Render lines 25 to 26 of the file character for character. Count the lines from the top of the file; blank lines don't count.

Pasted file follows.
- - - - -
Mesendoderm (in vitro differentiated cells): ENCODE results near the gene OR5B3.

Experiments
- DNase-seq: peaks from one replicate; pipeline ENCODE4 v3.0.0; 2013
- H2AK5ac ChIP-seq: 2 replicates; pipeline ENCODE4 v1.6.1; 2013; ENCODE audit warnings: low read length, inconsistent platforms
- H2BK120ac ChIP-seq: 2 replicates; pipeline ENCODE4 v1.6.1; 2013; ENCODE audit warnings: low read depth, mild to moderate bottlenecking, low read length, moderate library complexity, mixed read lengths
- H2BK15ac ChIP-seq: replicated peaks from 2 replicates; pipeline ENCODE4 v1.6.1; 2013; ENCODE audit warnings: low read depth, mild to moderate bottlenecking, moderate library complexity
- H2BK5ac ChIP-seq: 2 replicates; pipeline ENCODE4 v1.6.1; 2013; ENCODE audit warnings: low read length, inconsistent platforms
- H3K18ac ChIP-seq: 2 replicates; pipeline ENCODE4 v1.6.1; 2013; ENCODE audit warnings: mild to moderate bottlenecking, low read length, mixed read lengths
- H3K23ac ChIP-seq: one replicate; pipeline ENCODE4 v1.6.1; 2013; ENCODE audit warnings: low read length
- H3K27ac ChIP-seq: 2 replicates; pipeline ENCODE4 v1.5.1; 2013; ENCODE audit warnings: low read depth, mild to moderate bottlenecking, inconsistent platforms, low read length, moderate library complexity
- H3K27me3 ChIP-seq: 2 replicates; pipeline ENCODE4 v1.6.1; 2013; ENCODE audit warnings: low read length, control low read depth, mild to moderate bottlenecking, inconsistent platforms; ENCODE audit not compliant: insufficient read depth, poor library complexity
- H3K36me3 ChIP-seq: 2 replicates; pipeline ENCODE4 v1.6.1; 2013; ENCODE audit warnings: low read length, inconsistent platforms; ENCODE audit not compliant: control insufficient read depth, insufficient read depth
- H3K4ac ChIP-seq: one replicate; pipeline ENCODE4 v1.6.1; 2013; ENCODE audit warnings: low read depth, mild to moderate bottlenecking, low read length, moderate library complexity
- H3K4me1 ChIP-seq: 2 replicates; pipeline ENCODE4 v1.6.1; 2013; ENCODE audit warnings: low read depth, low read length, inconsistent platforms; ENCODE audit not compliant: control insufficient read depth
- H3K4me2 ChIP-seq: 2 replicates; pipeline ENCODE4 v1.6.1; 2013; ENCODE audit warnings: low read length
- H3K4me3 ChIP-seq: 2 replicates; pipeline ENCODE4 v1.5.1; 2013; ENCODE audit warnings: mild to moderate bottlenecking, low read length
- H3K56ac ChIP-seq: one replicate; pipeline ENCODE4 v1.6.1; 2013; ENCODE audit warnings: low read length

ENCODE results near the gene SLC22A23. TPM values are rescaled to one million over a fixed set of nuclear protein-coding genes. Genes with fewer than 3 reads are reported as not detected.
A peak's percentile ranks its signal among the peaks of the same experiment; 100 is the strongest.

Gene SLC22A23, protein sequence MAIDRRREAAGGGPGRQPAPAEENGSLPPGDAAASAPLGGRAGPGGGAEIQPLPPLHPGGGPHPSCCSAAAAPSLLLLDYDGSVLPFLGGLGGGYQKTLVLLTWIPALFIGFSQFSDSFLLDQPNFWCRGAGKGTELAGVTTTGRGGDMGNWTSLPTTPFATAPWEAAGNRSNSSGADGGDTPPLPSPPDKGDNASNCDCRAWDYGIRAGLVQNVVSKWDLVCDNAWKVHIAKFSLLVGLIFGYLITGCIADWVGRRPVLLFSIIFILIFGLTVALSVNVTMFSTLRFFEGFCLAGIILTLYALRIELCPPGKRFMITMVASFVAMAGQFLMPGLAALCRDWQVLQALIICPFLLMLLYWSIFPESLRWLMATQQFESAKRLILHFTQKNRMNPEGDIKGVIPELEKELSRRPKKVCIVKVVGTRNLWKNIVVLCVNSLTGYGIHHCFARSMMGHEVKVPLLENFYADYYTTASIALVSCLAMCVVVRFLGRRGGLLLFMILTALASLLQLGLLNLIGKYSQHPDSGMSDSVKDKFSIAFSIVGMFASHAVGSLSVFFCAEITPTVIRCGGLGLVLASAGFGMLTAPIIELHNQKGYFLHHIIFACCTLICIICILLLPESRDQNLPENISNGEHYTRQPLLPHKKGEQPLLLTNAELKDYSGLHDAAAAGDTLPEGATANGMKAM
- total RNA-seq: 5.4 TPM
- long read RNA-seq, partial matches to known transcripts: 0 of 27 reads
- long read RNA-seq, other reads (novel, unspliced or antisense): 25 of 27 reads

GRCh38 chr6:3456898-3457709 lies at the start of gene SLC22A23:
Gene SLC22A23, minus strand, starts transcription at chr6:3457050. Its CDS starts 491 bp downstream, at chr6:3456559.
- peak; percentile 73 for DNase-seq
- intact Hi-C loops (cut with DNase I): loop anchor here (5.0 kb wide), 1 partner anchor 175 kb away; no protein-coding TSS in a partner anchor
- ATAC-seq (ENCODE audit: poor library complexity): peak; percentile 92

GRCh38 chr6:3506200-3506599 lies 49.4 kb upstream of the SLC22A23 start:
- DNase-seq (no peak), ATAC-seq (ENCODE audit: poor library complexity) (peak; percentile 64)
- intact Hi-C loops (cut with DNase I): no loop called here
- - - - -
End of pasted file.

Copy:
Gene SLC22A23, minus strand, starts transcription at chr6:3457050. Its CDS starts 491 bp downstream, at chr6:3456559.
- peak; percentile 73 for DNase-seq